There is very little original here, with the sins of the father condemning unbalanced, psychotic manchildren to continue cycles of violence, but it's still expertly crafted and extremely well peformed. No one in the cast puts a foot or rabbit punch wrong. Chris Carney is great fun as Scouse scally Tommo and Kevin Brannagan dominates every scene as the bruising, bullying Boxer. Director Paul Braithwaite shows convincing fear as Davy, and Roy Carruthers Celtic George gives both depth and an oddly Terry Wogan-like wryness to the proceedings. 
Very much for fans of the genre but if you are one of that number, beg, borrow or knee-cap for a ticket.
**** Jay Richardson.  THE SCOTSMAN.  11the August 2003

 

Swaggering through a dark, disturbing world.
In a disused tube station, there’s a confrontation between ruthless gangland boss Boxer, the Mafioso of the title and Davy, a member of a rival gang.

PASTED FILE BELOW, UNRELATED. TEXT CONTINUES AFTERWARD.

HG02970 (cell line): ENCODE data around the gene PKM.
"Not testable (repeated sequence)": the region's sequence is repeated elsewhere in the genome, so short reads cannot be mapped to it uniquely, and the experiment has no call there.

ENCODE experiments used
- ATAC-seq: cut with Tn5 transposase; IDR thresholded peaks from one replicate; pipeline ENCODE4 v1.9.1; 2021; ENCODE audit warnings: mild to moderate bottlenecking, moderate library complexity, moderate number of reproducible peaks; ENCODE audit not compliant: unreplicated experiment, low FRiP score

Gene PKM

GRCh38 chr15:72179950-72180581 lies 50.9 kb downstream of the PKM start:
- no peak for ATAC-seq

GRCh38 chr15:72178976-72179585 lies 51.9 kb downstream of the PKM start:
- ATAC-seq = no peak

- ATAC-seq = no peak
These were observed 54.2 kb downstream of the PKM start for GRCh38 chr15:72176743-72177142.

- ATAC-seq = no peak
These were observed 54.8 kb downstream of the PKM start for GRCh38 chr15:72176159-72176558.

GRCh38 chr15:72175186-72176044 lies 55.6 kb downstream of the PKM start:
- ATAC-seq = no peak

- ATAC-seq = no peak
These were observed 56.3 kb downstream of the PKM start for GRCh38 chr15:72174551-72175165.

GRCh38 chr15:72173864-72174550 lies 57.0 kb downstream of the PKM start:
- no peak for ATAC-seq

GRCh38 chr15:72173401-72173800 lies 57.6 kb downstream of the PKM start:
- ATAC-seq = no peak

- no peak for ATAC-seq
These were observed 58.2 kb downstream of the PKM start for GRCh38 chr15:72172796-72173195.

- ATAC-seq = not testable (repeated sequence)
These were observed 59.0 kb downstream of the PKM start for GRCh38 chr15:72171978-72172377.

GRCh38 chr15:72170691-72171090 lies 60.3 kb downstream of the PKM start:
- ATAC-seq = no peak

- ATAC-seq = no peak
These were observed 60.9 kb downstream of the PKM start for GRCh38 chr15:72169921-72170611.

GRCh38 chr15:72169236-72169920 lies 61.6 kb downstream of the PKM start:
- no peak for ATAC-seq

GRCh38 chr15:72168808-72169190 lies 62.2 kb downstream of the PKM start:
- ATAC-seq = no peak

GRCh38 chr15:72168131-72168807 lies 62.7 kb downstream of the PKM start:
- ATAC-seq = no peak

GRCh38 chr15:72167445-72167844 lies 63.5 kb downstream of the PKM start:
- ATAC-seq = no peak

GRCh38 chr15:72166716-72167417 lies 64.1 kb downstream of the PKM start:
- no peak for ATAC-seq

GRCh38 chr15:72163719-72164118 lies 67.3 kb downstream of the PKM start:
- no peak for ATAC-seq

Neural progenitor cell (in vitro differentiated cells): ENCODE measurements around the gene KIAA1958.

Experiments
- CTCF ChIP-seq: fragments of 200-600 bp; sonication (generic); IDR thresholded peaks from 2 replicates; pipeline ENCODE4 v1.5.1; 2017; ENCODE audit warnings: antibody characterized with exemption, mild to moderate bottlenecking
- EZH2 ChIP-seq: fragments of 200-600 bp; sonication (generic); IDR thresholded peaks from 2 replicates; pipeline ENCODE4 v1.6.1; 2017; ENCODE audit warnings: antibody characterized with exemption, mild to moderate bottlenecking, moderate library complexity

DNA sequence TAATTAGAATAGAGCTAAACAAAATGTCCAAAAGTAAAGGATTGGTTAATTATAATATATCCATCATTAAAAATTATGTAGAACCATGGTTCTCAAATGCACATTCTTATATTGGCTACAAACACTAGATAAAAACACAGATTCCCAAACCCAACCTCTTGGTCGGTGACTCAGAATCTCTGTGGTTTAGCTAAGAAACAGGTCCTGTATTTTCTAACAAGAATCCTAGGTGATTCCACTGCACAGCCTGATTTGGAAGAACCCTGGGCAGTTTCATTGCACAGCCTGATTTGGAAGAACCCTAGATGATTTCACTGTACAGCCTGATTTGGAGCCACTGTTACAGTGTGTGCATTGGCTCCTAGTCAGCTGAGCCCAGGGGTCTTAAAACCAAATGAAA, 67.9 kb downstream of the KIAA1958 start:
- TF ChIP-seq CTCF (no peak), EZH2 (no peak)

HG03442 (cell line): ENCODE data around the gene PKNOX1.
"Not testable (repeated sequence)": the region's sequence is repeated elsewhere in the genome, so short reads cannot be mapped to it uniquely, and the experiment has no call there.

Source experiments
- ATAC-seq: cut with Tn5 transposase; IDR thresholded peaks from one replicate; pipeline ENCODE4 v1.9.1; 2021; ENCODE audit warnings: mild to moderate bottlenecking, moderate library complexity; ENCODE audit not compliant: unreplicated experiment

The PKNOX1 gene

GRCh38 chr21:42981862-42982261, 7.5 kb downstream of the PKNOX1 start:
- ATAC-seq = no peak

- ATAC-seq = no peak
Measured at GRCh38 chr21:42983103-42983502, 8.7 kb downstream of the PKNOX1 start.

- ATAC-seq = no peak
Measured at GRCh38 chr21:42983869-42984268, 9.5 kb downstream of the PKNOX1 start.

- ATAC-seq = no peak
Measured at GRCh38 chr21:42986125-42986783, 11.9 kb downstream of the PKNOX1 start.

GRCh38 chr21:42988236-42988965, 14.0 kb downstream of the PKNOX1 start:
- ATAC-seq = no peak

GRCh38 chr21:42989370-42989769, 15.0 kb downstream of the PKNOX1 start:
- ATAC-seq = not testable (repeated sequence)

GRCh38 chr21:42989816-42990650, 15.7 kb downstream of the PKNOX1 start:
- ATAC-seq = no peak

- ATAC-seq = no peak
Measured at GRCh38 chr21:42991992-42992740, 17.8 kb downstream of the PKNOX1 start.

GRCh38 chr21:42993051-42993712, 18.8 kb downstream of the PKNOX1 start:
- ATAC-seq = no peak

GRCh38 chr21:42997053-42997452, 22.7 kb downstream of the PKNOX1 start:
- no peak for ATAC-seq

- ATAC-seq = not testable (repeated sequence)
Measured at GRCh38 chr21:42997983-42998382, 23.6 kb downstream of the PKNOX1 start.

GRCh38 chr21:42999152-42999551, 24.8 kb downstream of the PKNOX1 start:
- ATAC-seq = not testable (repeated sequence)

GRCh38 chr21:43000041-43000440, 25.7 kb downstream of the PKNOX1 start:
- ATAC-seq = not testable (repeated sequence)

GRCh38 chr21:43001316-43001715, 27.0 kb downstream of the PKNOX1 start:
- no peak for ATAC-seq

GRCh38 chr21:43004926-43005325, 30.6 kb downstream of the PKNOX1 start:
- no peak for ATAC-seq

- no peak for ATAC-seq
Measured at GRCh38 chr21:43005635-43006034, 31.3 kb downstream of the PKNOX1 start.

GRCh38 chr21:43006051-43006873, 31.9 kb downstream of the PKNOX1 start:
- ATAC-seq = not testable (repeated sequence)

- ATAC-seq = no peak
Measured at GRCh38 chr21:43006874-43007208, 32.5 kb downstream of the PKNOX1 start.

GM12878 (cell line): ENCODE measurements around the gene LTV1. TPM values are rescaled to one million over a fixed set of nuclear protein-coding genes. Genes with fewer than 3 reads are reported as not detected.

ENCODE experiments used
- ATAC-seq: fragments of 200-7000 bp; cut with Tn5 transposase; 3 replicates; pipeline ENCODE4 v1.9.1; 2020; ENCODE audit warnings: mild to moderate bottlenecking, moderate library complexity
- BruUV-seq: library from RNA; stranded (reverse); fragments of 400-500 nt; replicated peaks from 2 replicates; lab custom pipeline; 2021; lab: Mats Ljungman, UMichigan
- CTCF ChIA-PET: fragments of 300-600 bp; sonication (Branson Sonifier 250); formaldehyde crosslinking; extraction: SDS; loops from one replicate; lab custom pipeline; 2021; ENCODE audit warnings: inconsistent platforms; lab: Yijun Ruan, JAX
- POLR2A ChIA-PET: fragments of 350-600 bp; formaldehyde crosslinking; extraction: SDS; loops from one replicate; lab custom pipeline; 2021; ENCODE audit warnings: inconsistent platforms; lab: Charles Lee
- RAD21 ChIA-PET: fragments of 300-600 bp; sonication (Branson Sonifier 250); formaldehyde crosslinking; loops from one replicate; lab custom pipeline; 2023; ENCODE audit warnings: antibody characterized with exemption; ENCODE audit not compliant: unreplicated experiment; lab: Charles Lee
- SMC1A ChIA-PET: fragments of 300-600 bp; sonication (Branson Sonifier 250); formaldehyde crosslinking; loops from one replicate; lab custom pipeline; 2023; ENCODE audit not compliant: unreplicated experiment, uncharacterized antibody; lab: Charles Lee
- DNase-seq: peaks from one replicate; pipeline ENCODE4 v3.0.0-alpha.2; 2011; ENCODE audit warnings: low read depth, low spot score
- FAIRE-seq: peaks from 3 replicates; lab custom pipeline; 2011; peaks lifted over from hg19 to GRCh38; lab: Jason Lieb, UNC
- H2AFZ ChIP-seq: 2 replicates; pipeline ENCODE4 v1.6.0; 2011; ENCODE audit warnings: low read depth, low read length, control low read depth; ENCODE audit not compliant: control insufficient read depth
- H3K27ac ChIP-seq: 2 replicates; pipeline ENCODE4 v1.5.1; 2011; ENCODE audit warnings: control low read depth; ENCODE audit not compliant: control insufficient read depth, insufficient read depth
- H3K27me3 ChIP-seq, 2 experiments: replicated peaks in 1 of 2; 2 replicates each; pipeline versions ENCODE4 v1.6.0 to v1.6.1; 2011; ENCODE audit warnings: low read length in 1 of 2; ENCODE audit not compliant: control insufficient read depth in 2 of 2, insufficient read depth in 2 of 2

B oxer is a bully, contemptuous of weakness and hell bent on meting out his own brand of punishment, the type where right and wrong never enter the equation.
But just how has this confrontation occurred? Is it just another banal case of conflicting interests, or is it something much deeper?
As the play progresses, it takes us back and forth in time, pitching the audience headlong into the seedy, sordid world that these criminals inhabit, showing how allegiances are formed and how a tiny fissure can lead to irreparable breach of trust. Boxer, Davy and the Liverpudlian, Tommo are ostensibly mates, carousing and cursing together, planning a jewellery heist, that when bungled, provides the play’s one scene of broad comedy.